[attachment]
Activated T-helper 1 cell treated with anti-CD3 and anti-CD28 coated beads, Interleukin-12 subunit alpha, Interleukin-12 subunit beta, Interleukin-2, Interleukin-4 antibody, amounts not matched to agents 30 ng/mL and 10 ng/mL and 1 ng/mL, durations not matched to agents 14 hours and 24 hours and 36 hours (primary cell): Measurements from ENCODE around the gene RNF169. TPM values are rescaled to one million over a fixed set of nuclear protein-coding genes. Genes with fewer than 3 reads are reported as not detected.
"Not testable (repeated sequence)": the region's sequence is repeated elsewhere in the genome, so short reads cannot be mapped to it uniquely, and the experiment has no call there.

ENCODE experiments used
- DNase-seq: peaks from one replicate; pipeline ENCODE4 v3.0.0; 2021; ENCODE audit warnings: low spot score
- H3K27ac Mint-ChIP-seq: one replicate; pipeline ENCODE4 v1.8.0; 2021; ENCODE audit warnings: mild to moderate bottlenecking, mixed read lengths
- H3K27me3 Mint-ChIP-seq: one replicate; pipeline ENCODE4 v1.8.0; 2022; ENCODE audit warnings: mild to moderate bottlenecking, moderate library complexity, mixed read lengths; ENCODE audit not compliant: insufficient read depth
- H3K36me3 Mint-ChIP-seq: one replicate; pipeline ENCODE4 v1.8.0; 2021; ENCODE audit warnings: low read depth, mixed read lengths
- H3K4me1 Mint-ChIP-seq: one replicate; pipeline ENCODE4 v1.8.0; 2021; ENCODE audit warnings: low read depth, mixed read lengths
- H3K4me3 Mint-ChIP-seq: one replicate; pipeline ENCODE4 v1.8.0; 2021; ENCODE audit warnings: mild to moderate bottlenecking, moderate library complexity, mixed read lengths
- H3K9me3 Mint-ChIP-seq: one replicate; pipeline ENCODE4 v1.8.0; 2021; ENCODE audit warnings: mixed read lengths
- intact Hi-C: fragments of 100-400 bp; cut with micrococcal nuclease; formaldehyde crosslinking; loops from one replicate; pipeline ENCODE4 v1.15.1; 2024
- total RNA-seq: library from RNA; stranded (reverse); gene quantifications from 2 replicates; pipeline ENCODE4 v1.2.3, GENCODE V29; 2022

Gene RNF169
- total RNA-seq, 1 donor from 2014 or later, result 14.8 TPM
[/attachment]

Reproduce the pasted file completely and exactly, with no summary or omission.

Activated T-helper 1 cell treated with anti-CD3 and anti-CD28 coated beads, Interleukin-12 subunit alpha, Interleukin-12 subunit beta, Interleukin-2, Interleukin-4 antibody, amounts not matched to agents 30 ng/mL and 10 ng/mL and 1 ng/mL, durations not matched to agents 14 hours and 24 hours and 36 hours (primary cell): Measurements from ENCODE around the gene RNF169. TPM values are rescaled to one million over a fixed set of nuclear protein-coding genes. Genes with fewer than 3 reads are reported as not detected.
"Not testable (repeated sequence)": the region's sequence is repeated elsewhere in the genome, so short reads cannot be mapped to it uniquely, and the experiment has no call there.

ENCODE experiments used
- DNase-seq: peaks from one replicate; pipeline ENCODE4 v3.0.0; 2021; ENCODE audit warnings: low spot score
- H3K27ac Mint-ChIP-seq: one replicate; pipeline ENCODE4 v1.8.0; 2021; ENCODE audit warnings: mild to moderate bottlenecking, mixed read lengths
- H3K27me3 Mint-ChIP-seq: one replicate; pipeline ENCODE4 v1.8.0; 2022; ENCODE audit warnings: mild to moderate bottlenecking, moderate library complexity, mixed read lengths; ENCODE audit not compliant: insufficient read depth
- H3K36me3 Mint-ChIP-seq: one replicate; pipeline ENCODE4 v1.8.0; 2021; ENCODE audit warnings: low read depth, mixed read lengths
- H3K4me1 Mint-ChIP-seq: one replicate; pipeline ENCODE4 v1.8.0; 2021; ENCODE audit warnings: low read depth, mixed read lengths
- H3K4me3 Mint-ChIP-seq: one replicate; pipeline ENCODE4 v1.8.0; 2021; ENCODE audit warnings: mild to moderate bottlenecking, moderate library complexity, mixed read lengths
- H3K9me3 Mint-ChIP-seq: one replicate; pipeline ENCODE4 v1.8.0; 2021; ENCODE audit warnings: mixed read lengths
- intact Hi-C: fragments of 100-400 bp; cut with micrococcal nuclease; formaldehyde crosslinking; loops from one replicate; pipeline ENCODE4 v1.15.1; 2024
- total RNA-seq: library from RNA; stranded (reverse); gene quantifications from 2 replicates; pipeline ENCODE4 v1.2.3, GENCODE V29; 2022

Gene RNF169
- total RNA-seq, 1 donor from 2014 or later, result 14.8 TPM